Experts have long studied the water consumption of various plants. One of them is Coster (1938) who examined the water needs of several plants long before oil palm plantations were developed. Using plant evapotranspiration indicators, Coster found that bamboo and lamtoro crops are quite wasteful of water with a need of about 3,000 millimeters of water per year (Figure 1). That is followed by the acacia plant with a need for 2,400 mm of water per year, the sengon tree that uses 2,300 mm per year and pine and rubber trees that need about 1,300 mm per year. Meanwhile, an oil palm only needs 1,104 mm of water per year.
Looking into the portion of rainfall utilized by oil palms, Pasaribu et al (2012) found that the percentage of rainfall used by oil palms is about 40 percent of the annual rainfall. The percentage is smaller than mahogany’s, 58 percent, and pine’s, 65 percent (Figure 2).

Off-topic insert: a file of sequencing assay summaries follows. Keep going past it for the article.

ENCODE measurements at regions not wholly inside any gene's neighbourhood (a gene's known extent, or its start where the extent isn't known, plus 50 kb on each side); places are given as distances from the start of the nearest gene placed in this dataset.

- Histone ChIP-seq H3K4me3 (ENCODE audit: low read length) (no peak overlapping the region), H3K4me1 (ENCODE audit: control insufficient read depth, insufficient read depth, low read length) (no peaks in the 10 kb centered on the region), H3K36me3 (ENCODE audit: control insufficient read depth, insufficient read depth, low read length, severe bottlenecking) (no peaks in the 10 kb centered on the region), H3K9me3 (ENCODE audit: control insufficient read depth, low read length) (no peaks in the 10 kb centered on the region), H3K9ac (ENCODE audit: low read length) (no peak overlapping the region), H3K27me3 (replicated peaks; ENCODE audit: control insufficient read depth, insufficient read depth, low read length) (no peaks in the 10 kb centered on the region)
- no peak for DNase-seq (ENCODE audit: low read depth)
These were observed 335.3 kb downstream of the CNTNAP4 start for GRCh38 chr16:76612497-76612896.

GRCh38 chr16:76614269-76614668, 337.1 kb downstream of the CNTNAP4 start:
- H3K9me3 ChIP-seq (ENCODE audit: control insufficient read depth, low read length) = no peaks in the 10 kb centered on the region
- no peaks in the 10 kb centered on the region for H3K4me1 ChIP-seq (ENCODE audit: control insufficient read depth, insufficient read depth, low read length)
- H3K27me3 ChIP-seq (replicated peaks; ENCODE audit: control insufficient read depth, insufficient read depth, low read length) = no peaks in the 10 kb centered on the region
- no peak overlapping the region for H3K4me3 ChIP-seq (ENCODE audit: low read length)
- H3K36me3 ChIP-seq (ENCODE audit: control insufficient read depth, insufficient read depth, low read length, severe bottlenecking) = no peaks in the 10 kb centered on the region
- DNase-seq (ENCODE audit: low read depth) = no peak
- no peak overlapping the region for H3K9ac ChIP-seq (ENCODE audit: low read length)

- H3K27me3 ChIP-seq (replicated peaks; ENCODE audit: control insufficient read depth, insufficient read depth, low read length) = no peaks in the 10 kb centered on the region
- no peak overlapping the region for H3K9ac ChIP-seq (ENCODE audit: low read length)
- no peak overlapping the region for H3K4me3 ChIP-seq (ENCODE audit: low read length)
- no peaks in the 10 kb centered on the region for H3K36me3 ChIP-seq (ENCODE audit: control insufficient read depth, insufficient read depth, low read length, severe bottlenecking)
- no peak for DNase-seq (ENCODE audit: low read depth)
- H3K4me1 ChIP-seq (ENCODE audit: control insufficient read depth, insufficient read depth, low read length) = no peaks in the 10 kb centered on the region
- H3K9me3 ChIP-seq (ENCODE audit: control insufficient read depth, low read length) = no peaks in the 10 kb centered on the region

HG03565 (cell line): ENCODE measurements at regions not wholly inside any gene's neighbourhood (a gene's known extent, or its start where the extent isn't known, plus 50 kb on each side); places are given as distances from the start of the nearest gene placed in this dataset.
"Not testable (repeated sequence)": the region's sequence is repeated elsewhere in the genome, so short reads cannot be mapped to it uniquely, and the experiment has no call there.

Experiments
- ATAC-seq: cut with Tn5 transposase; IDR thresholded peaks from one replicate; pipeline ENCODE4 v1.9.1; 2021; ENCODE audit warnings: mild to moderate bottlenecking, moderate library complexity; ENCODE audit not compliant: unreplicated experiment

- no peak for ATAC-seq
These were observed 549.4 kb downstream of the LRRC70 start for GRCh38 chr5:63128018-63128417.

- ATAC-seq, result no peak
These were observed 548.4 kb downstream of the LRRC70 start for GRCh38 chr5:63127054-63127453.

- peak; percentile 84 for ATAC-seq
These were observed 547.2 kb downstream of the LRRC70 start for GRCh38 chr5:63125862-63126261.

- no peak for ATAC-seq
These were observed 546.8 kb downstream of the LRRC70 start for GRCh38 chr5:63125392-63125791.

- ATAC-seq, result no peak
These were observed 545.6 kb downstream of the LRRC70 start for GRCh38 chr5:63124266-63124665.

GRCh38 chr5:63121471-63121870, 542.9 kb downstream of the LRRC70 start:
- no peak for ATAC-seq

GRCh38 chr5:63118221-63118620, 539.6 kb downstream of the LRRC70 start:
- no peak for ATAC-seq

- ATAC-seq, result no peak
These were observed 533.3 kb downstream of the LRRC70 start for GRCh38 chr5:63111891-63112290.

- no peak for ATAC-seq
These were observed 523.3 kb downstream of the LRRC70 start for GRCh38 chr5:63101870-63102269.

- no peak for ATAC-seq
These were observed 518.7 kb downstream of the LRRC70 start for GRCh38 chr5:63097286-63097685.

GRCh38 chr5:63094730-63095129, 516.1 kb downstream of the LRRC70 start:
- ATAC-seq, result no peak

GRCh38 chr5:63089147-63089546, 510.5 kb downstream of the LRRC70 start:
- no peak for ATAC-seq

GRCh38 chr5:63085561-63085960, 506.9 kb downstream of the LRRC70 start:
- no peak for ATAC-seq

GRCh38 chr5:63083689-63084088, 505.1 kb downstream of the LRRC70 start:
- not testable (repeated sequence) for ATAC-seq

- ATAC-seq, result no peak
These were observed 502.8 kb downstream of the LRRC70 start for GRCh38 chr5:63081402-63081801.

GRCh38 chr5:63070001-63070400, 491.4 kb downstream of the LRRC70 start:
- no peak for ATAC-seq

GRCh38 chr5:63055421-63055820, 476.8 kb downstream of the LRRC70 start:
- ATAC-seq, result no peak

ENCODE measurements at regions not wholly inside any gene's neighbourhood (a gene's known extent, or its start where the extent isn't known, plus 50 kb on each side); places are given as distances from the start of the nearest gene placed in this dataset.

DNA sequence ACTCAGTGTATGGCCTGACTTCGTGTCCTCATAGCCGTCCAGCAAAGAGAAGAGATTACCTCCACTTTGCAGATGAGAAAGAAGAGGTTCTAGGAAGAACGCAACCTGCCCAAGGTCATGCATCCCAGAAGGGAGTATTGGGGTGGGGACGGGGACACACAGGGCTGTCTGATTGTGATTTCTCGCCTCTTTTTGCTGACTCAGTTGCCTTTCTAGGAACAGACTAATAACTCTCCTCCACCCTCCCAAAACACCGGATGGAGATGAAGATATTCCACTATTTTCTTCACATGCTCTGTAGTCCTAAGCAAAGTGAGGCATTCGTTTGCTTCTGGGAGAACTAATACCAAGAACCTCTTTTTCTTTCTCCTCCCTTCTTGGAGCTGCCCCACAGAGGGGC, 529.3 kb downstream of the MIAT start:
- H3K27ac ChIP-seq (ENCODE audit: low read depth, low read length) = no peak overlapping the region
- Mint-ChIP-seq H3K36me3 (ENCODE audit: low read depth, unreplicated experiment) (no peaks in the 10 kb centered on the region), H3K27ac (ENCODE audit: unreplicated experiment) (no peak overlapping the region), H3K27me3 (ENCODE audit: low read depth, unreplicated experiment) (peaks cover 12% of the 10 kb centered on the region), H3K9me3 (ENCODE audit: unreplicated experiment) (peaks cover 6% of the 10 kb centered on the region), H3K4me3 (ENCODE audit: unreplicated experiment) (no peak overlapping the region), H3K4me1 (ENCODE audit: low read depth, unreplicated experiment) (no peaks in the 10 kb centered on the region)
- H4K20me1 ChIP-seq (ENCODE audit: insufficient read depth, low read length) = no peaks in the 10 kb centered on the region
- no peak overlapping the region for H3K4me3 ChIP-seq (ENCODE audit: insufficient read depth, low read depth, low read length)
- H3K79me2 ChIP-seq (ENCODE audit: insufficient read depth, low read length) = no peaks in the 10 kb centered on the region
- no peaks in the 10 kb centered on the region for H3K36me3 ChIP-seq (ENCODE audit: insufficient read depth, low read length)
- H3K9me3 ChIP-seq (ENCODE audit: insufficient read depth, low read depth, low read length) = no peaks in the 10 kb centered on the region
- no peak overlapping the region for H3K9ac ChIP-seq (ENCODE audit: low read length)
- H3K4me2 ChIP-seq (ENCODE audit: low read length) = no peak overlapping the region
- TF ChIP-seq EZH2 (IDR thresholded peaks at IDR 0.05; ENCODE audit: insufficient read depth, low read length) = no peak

Pine, acacia and sengon plants are popularly used as forest plants both in the reforestation program and timber estate development. These forestry plants are relatively wasteful of water.
Meanwhile, oil palms, which have been alleged to be wasteful of water, turn out to be much more efficient in the consumption of water than the regular forestry plants. Oil palms are even more efficient in water consumption than the rubber plant.
Results of research by experts disclose that oil palm can be classified as the group of plants that are relatively efficient in water consumption compared with the forestry plants or the rubber plant. Not only are they efficient in water consumption, oil palm plants store more water in their massive fiber root systems that form natural bio-pores that function to store water and organic substances.